state['a'].set(state.a.value + 1) // increments value of property a

Learn more about StateMethods.set and StateMethods.merge in the API reference.

Adding a new property

For a given state:

const state = useState<{ a: number, b?: number }>({ a: 1 }) // notice b property is optional

The recommended methods to add a new nested property are the following:

state.b.set(2)
// or
state['b'].set(2)
// or
state.merge({ b: 2 })

Notice the state object has got any property defined (it is not the case in IE11), although not every property might pass Typescript compiler check. We accessed non existing property b and set it's state. It represents the fact the state of undefined property is actually a defined state object, which can be used to set undefined property to a new value.

It allows to add new properties to the state using the same method as is used for updating a property.

Avoid the following

as it can be potentially less efficient than the above recommended methods:

state.set(p => ({ ...p, b: 2 }))

But this is the only available method for IE11.

Learn more about StateMethods.set and StateMethods.merge in the API reference.

Deleting an existing property

For a given state:

const state = useState<{ a: number, b?: number }>({ a: 1, b: 2 }) // notice b property is optional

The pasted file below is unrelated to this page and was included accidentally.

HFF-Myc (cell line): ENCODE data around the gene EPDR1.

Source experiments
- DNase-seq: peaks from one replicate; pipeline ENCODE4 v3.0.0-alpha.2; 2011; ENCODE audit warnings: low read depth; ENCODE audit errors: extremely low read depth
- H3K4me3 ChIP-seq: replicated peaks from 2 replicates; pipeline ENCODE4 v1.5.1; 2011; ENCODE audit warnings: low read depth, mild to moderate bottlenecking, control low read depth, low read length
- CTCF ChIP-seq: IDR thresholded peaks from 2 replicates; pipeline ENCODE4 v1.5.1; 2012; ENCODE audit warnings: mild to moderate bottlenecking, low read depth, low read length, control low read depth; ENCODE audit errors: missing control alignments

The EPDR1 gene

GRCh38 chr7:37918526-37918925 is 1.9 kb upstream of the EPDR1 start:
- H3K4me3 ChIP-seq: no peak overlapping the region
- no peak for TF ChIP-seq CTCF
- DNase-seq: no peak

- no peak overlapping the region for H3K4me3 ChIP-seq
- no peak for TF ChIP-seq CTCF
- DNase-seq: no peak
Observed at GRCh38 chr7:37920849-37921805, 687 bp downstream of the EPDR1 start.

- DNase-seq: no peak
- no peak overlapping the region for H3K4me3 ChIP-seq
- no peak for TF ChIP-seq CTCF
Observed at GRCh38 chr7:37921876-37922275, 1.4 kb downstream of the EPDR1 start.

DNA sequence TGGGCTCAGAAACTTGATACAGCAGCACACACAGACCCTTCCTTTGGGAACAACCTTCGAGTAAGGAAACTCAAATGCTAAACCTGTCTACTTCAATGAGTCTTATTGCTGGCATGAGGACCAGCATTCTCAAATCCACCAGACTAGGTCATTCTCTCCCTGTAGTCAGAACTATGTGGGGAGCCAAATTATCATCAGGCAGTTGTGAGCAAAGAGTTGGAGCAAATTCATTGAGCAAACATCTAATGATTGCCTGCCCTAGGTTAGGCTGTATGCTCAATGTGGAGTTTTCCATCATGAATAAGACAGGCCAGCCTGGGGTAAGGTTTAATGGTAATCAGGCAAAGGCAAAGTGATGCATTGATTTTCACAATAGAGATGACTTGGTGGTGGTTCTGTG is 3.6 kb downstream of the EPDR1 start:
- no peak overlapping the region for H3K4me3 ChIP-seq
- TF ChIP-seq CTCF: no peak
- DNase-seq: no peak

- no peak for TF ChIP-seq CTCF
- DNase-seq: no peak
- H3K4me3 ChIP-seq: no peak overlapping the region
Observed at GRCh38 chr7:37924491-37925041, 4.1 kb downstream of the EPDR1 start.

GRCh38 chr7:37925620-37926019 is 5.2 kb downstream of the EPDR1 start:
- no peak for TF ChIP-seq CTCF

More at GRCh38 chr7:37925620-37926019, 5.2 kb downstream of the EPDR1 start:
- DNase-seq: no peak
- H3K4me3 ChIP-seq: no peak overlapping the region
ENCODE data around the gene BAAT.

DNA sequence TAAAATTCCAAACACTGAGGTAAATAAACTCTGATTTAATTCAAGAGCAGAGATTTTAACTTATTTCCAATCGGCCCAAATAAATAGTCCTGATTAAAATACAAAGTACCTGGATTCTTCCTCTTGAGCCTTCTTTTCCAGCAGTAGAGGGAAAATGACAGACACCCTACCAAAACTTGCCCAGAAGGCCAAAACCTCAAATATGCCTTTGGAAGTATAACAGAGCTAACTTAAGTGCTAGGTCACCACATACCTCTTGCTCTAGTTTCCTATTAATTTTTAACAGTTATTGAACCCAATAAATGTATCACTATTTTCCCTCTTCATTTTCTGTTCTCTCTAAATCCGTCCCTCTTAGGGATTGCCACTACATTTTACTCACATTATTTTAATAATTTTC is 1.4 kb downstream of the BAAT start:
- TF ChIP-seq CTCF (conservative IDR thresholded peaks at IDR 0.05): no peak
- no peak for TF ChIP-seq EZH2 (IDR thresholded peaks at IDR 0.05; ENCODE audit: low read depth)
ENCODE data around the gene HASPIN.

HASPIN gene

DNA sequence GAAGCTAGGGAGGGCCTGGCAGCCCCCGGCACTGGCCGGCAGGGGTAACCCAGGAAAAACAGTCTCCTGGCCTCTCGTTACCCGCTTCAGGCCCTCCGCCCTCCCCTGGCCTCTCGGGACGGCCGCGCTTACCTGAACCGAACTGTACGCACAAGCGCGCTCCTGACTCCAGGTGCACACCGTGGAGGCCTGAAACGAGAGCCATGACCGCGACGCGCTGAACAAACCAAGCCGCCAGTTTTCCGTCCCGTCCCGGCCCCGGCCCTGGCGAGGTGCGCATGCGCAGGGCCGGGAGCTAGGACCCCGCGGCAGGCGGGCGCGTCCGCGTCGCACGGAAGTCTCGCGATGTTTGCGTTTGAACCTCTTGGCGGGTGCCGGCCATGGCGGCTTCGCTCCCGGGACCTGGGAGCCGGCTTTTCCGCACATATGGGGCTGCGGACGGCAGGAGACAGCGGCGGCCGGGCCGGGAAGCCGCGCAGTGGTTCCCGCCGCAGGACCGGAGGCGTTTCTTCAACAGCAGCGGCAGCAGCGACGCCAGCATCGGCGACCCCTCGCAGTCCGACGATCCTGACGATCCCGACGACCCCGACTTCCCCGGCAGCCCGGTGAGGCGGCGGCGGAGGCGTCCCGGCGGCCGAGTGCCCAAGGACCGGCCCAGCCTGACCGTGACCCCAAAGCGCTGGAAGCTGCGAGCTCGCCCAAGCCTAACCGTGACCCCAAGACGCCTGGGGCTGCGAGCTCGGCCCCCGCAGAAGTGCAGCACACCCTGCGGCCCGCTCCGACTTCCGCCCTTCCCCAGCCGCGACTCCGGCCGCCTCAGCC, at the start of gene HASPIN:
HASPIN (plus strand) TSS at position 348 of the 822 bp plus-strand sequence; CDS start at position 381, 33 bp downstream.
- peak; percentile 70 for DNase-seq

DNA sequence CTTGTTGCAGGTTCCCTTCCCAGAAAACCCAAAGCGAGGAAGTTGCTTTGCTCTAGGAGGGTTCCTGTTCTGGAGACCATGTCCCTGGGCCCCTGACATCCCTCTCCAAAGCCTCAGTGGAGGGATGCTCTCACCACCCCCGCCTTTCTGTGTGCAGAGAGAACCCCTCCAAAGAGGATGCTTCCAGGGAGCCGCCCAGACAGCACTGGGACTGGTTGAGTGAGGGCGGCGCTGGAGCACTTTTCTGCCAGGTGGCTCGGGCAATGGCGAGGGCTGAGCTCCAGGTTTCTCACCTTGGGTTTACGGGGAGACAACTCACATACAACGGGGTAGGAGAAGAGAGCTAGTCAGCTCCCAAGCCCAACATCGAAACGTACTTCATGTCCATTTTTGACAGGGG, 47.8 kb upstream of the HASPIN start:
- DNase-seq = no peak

The recommended methods to delete a property are the following:

import { none } from '@hookstate/core'
state.b.set(none)
// or
state['b'].set(none)
// or
state.merge({ b: none })

Avoid the following

as it can be potentially less efficient than the above recommended methods:

state.set(p => {
delete p.b
return p
})

Learn more about StateMethods.set and StateMethods.merge in the API reference.

Swapping two properties

For a given state:

const state = useState<Record<string, number>>({ a: 1, b: 2 })

The recommended method to swap properties is the following:

state.merge(p => ({ b: p.a, a: p.b }))

Avoid the following

as it can be potentially less efficient than the above recommended method:

state.set(p => {
const tmp = p.a;
p.a = p.b;
p.b = tmp;
return p
})

Learn more about StateMethods.set and StateMethods.merge in the API reference.

Partial updates and deletions

You may have noticed the usage of StateMethods.merge above. This does a partial update to the state and can insert, update and delete properties all in one call:

const state = useState<Record<string, number>>({
propertyToUpdate: 1,
propertyToDelete: 2
})
state.merge({
propertyToUpdate: 2,
propertyToDelete: none,
propertyToAdd: 1
}) // state value will be: { propertyToUpdate: 2, propertyToAdd: 1 }

Learn more about StateMethods.set and StateMethods.merge in the API reference.

Advanced mutations for an array state

Setting a new state value

Let's consider the following state: